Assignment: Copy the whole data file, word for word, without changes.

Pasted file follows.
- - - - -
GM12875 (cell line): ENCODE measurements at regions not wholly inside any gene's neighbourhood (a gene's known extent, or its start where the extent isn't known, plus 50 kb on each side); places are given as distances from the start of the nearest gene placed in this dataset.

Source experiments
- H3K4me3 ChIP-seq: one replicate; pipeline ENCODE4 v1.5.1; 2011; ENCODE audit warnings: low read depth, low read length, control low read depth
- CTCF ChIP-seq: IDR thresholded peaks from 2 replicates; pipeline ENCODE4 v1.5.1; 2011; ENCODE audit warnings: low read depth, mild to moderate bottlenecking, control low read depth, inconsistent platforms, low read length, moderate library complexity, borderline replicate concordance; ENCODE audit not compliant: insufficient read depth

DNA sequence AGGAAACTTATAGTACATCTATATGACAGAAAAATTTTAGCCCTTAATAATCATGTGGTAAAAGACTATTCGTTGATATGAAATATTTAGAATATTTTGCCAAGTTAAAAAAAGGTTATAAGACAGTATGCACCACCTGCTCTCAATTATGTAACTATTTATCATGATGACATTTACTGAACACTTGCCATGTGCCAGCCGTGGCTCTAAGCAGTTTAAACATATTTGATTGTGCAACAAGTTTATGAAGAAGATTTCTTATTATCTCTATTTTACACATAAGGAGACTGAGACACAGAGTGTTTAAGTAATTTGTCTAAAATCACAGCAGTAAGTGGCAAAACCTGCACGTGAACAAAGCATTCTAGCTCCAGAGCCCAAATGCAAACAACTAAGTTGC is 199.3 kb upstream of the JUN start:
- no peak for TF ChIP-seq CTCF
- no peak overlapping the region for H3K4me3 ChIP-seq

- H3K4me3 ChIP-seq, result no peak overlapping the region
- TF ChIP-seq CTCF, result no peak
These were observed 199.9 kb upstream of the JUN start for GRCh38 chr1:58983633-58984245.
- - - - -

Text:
GM12875 (cell line): ENCODE measurements at regions not wholly inside any gene's neighbourhood (a gene's known extent, or its start where the extent isn't known, plus 50 kb on each side); places are given as distances from the start of the nearest gene placed in this dataset.

Source experiments
- H3K4me3 ChIP-seq: one replicate; pipeline ENCODE4 v1.5.1; 2011; ENCODE audit warnings: low read depth, low read length, control low read depth
- CTCF ChIP-seq: IDR thresholded peaks from 2 replicates; pipeline ENCODE4 v1.5.1; 2011; ENCODE audit warnings: low read depth, mild to moderate bottlenecking, control low read depth, inconsistent platforms, low read length, moderate library complexity, borderline replicate concordance; ENCODE audit not compliant: insufficient read depth

DNA sequence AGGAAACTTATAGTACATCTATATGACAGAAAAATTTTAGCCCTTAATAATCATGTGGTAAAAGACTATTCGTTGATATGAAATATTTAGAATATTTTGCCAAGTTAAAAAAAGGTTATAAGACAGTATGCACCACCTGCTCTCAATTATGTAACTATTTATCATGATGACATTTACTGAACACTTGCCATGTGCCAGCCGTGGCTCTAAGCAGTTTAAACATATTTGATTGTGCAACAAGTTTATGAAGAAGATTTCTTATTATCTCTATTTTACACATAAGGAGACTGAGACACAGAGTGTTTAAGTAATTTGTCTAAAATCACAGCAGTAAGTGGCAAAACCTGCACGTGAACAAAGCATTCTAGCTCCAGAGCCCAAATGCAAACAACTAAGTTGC is 199.3 kb upstream of the JUN start:
- no peak for TF ChIP-seq CTCF
- no peak overlapping the region for H3K4me3 ChIP-seq

- H3K4me3 ChIP-seq, result no peak overlapping the region
- TF ChIP-seq CTCF, result no peak
These were observed 199.9 kb upstream of the JUN start for GRCh38 chr1:58983633-58984245.